Belfast Telegraph: Students get top marks from Blair for peace project
They are two schools providing a lesson to the rest of Northern Ireland about mutual respect and a shared future, and now former PM Tony Blair is using them as an example of peace at work.
Ballycastle High and Cross and Passion are separated by just a few hundred yards, but for years symbolised the religious divide.
Now an innovative project has brought them closer together in a shared-education programme which has drawn praise from the former Labour leader.
The schools provide integrated teaching at GCSE and A-level, and have formed a joint choir, orchestra and even a rugby team.
According to Cross and Passion principal Barbara Ward, links between the schools date back to the 1960s, but developed over the last 15 years. Around 150 of the school’s pupils now have lessons in Ballycastle High each week.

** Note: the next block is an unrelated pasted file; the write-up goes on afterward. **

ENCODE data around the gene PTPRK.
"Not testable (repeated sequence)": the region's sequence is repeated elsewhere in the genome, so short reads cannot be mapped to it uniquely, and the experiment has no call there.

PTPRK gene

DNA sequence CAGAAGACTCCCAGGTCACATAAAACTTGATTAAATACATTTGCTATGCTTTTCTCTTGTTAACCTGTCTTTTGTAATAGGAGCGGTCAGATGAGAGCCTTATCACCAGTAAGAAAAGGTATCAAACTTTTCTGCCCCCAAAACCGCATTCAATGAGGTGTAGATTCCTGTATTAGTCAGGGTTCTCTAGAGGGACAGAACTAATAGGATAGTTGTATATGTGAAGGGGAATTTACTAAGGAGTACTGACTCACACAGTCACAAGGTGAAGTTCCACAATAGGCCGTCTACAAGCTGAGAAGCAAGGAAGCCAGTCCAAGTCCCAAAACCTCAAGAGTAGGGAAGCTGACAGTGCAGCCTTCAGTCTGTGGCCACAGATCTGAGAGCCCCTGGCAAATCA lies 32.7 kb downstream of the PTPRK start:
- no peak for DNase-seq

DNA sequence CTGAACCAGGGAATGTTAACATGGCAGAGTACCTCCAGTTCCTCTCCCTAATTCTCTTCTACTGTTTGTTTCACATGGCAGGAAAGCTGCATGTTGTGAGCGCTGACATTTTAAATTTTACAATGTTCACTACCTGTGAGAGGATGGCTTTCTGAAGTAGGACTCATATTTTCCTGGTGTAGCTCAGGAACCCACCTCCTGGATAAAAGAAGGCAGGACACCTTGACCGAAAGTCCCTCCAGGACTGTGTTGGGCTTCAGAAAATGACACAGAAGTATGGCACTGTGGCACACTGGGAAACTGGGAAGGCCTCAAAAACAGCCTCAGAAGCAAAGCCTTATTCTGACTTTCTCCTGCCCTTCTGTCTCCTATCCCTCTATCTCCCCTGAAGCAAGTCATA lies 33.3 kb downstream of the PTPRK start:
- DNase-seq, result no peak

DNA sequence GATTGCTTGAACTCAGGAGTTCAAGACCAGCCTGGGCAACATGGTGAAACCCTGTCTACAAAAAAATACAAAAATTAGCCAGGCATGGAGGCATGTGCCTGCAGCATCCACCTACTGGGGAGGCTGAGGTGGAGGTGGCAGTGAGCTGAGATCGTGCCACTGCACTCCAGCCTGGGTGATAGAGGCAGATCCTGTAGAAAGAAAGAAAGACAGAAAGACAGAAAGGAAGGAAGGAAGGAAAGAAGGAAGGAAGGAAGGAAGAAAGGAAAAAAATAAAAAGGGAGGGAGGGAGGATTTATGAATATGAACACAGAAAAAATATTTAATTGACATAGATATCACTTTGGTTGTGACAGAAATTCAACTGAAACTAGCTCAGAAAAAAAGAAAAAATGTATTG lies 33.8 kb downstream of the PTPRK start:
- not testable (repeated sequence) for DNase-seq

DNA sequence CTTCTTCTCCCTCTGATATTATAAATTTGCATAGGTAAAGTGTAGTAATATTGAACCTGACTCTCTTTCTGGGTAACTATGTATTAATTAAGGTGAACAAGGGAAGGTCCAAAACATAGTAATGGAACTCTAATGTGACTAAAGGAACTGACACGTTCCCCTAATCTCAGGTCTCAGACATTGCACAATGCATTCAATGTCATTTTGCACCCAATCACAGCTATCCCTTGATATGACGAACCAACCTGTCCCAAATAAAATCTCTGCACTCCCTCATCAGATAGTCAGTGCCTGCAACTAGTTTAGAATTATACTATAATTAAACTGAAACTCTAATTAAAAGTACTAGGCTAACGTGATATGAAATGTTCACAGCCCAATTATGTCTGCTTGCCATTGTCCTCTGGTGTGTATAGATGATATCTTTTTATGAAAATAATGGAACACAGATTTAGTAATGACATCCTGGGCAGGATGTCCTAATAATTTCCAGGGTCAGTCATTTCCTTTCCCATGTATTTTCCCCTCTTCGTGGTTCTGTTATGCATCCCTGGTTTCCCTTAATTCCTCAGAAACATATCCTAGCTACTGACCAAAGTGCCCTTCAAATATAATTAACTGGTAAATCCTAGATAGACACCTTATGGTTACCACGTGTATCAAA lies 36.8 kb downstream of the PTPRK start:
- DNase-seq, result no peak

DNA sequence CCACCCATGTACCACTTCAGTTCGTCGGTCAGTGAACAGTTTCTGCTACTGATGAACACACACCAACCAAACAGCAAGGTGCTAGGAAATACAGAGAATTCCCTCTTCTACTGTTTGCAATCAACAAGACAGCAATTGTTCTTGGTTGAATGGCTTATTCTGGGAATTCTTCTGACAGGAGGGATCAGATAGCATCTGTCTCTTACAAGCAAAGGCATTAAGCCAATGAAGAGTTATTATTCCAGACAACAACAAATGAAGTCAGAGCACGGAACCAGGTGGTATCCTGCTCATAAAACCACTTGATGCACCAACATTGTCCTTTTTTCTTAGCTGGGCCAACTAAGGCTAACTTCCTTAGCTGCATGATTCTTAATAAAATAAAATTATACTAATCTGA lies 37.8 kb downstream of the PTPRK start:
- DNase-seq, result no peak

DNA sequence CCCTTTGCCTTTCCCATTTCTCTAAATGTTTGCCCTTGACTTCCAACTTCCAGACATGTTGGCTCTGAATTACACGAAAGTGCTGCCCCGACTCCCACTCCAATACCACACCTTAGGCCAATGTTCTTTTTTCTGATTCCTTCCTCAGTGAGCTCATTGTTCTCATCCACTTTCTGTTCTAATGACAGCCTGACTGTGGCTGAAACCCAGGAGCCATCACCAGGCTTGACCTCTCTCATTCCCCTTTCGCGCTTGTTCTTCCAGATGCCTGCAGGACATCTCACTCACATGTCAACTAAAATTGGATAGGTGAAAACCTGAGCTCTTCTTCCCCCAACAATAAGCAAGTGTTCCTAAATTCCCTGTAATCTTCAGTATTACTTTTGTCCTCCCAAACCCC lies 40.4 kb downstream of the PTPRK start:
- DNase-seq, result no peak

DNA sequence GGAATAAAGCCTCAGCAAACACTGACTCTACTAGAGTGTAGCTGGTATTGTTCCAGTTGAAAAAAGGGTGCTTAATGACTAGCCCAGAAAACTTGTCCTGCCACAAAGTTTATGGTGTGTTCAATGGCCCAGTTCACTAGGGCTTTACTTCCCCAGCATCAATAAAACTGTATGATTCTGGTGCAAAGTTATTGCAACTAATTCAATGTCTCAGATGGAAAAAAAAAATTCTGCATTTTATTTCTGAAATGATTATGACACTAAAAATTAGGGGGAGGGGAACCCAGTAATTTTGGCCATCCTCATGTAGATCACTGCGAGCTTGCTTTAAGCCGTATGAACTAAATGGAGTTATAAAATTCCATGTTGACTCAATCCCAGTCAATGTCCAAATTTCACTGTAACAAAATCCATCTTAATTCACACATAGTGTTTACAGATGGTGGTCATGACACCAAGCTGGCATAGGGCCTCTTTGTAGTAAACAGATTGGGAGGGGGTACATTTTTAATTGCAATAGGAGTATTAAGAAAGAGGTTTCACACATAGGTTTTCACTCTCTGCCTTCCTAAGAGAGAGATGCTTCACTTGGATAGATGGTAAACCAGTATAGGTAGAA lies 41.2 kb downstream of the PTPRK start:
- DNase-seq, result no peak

Ms Ward said it was a lesson for other parts of Northern Ireland. “While we remain two separate schools with our own identities, we are making very good use of resources to provide cost effective and shared education,” she said.
Ballycastle High principal Ian Williamson said that there were many benefits to the project. “We went through an inspection in January and it rated us outstanding in terms of curricular provision,” he said.
“One of the reasons is the collaboration with Cross and Passion — we can offer a lot more courses. There are many educational and social benefits to the project,” he added.
The schools are participating in the Tony Blair Faith Foundation, which brings together students from all over the world.
Writing in today’s Belfast Telegraph, the former premier said the project shows what can be done to heal the wounds of a divided
“Above all it shows the way in which faith schools can draw on the best in their traditions in preparing young people for the religiously
and culturally pluralist world of today,” he added.
This article originally appeared in the Belfast Telegraph. You can read the article written for the Belfast Telegraph by Tony Blair here.